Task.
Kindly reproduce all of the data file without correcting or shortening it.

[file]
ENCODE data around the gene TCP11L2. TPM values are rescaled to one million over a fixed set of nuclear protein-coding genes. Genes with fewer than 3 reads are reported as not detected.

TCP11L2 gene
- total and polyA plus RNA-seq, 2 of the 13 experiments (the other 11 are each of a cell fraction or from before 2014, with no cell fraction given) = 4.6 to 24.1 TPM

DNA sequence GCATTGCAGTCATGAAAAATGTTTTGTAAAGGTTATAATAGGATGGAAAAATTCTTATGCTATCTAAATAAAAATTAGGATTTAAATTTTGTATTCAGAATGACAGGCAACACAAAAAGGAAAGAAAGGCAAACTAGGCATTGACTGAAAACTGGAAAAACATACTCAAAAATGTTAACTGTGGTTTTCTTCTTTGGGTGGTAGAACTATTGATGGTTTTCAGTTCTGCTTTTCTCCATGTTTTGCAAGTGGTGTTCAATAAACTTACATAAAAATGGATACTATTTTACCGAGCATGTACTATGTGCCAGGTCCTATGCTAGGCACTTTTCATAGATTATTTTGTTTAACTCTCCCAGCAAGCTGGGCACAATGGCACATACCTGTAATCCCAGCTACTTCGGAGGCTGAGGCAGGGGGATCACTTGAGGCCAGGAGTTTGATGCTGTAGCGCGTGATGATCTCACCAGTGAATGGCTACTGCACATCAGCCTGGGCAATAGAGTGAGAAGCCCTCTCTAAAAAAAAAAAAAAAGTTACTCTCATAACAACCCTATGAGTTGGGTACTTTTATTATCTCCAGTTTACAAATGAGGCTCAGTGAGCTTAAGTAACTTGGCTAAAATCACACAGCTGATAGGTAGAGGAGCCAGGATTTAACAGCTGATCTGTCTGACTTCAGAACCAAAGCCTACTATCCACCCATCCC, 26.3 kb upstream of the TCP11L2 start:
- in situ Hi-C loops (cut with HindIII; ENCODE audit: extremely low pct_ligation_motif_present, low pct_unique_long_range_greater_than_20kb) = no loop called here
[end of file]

ENCODE data around the gene TCP11L2. TPM values are rescaled to one million over a fixed set of nuclear protein-coding genes. Genes with fewer than 3 reads are reported as not detected.

TCP11L2 gene
- total and polyA plus RNA-seq, 2 of the 13 experiments (the other 11 are each of a cell fraction or from before 2014, with no cell fraction given) = 4.6 to 24.1 TPM

DNA sequence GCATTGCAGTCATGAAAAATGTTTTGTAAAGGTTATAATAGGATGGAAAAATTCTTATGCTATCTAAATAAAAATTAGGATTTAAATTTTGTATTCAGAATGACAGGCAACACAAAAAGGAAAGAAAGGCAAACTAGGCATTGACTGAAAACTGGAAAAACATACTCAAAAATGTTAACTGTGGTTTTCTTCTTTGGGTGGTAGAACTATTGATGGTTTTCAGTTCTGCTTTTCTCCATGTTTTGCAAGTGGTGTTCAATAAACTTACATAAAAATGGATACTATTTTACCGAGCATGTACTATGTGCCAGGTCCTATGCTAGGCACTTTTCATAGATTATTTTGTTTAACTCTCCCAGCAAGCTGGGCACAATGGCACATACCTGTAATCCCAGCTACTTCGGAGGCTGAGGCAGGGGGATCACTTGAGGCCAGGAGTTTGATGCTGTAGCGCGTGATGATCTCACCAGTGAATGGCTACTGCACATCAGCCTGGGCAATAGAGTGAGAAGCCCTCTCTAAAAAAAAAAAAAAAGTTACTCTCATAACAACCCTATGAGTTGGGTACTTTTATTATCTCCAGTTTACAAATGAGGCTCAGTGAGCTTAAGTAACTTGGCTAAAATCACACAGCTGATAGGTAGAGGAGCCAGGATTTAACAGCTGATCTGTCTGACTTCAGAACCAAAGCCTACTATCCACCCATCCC, 26.3 kb upstream of the TCP11L2 start:
- in situ Hi-C loops (cut with HindIII; ENCODE audit: extremely low pct_ligation_motif_present, low pct_unique_long_range_greater_than_20kb) = no loop called here